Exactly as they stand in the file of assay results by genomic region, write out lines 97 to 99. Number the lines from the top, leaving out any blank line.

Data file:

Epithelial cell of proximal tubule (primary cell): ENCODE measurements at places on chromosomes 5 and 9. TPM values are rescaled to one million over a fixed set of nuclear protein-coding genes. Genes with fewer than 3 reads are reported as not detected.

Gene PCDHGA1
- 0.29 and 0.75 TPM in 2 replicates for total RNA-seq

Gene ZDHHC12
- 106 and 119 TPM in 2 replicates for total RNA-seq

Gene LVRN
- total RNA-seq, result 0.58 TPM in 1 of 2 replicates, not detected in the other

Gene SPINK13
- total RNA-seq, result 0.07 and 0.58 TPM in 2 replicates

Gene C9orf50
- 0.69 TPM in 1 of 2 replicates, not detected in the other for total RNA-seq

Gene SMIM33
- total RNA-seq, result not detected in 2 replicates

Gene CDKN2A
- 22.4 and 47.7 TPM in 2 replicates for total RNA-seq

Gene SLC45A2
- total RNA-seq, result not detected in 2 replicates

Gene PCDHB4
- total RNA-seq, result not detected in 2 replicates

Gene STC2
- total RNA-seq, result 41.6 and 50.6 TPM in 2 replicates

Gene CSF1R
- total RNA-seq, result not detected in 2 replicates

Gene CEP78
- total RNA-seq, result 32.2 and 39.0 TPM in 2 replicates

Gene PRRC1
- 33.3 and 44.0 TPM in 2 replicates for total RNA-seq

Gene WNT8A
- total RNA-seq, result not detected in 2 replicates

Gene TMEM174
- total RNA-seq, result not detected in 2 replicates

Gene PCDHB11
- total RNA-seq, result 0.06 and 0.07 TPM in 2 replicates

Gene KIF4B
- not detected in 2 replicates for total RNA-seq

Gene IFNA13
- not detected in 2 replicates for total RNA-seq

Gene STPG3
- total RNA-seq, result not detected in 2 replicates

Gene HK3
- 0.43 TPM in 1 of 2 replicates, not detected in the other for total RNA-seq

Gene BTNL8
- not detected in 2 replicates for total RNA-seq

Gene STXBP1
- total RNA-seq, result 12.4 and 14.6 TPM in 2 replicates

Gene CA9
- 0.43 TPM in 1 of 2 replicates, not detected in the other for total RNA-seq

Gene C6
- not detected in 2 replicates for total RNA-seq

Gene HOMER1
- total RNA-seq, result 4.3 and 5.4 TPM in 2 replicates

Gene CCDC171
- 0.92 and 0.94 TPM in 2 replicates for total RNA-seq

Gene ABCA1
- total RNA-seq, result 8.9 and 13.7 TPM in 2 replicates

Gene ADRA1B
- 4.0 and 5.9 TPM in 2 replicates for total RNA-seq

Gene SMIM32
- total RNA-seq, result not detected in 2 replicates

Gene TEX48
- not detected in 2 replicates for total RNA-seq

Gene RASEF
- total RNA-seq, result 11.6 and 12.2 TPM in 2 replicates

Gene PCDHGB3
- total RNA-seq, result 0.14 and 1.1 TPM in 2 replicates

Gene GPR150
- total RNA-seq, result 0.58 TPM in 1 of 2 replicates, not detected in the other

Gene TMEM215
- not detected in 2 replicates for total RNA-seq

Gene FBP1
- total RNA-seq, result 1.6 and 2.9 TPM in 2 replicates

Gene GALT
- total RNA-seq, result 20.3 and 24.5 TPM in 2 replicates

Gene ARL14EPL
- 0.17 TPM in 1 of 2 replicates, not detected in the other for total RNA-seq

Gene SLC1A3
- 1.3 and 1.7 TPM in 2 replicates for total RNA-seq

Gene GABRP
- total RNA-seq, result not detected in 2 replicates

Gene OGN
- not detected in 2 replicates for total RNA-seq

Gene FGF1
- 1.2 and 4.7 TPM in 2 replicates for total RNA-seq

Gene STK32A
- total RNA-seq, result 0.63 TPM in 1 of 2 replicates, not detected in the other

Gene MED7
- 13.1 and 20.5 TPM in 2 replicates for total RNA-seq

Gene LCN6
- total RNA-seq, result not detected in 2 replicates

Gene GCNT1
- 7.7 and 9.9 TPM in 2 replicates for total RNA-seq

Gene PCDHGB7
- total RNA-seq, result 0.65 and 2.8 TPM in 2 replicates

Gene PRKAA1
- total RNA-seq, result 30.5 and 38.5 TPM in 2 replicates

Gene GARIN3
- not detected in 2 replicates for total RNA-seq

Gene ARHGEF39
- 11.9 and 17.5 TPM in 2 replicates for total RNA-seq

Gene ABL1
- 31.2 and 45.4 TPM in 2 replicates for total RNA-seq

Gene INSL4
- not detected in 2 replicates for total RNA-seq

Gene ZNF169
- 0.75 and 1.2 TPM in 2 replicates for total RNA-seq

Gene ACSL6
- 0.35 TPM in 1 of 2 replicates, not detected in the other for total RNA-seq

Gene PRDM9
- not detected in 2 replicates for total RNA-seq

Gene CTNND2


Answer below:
- not detected in 2 replicates for total RNA-seq

Gene ARHGEF39
- 11.9 and 17.5 TPM in 2 replicates for total RNA-seq